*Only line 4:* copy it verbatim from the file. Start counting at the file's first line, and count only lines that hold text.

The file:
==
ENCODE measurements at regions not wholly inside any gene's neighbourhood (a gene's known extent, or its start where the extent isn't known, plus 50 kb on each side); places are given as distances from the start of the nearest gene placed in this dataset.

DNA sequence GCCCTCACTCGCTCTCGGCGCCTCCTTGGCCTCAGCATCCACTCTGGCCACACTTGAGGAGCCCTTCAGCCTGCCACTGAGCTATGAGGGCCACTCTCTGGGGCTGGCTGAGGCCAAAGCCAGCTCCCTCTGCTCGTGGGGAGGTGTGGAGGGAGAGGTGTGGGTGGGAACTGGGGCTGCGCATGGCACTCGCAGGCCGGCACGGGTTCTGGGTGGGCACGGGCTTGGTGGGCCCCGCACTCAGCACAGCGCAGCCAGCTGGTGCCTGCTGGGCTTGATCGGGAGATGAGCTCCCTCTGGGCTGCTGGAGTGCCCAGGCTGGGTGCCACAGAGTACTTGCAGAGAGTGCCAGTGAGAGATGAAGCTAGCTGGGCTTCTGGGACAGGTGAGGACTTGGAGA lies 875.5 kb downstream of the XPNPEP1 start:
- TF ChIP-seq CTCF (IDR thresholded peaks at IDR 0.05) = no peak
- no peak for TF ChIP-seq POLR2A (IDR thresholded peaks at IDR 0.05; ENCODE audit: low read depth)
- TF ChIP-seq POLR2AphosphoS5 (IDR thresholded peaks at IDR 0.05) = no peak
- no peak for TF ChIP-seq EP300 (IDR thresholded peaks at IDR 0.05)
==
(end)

- no peak for TF ChIP-seq POLR2A (IDR thresholded peaks at IDR 0.05; ENCODE audit: low read depth)